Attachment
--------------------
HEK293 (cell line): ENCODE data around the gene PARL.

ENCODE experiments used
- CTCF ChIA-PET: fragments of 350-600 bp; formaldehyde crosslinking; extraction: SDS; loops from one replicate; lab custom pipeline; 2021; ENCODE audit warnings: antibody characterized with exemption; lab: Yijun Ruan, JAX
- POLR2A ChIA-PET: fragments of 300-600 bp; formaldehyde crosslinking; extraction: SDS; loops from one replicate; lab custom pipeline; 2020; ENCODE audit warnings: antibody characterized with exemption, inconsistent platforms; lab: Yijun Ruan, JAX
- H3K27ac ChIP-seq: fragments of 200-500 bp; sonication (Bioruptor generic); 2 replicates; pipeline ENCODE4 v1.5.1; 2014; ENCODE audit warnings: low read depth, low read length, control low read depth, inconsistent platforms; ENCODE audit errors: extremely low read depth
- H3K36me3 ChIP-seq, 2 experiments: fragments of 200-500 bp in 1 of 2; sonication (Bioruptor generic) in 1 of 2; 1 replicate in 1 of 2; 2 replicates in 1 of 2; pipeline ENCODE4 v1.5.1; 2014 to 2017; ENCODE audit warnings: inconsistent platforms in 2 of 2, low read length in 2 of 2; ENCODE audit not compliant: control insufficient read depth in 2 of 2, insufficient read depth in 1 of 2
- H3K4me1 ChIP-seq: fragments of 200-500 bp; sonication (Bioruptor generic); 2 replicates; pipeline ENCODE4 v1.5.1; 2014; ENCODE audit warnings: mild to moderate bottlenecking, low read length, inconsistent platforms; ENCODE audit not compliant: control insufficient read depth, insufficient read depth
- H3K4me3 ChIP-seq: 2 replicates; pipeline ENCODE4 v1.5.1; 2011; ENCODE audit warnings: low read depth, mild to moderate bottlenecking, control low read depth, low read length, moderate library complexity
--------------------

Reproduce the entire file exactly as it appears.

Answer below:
HEK293 (cell line): ENCODE data around the gene PARL.

ENCODE experiments used
- CTCF ChIA-PET: fragments of 350-600 bp; formaldehyde crosslinking; extraction: SDS; loops from one replicate; lab custom pipeline; 2021; ENCODE audit warnings: antibody characterized with exemption; lab: Yijun Ruan, JAX
- POLR2A ChIA-PET: fragments of 300-600 bp; formaldehyde crosslinking; extraction: SDS; loops from one replicate; lab custom pipeline; 2020; ENCODE audit warnings: antibody characterized with exemption, inconsistent platforms; lab: Yijun Ruan, JAX
- H3K27ac ChIP-seq: fragments of 200-500 bp; sonication (Bioruptor generic); 2 replicates; pipeline ENCODE4 v1.5.1; 2014; ENCODE audit warnings: low read depth, low read length, control low read depth, inconsistent platforms; ENCODE audit errors: extremely low read depth
- H3K36me3 ChIP-seq, 2 experiments: fragments of 200-500 bp in 1 of 2; sonication (Bioruptor generic) in 1 of 2; 1 replicate in 1 of 2; 2 replicates in 1 of 2; pipeline ENCODE4 v1.5.1; 2014 to 2017; ENCODE audit warnings: inconsistent platforms in 2 of 2, low read length in 2 of 2; ENCODE audit not compliant: control insufficient read depth in 2 of 2, insufficient read depth in 1 of 2
- H3K4me1 ChIP-seq: fragments of 200-500 bp; sonication (Bioruptor generic); 2 replicates; pipeline ENCODE4 v1.5.1; 2014; ENCODE audit warnings: mild to moderate bottlenecking, low read length, inconsistent platforms; ENCODE audit not compliant: control insufficient read depth, insufficient read depth
- H3K4me3 ChIP-seq: 2 replicates; pipeline ENCODE4 v1.5.1; 2011; ENCODE audit warnings: low read depth, mild to moderate bottlenecking, control low read depth, low read length, moderate library complexity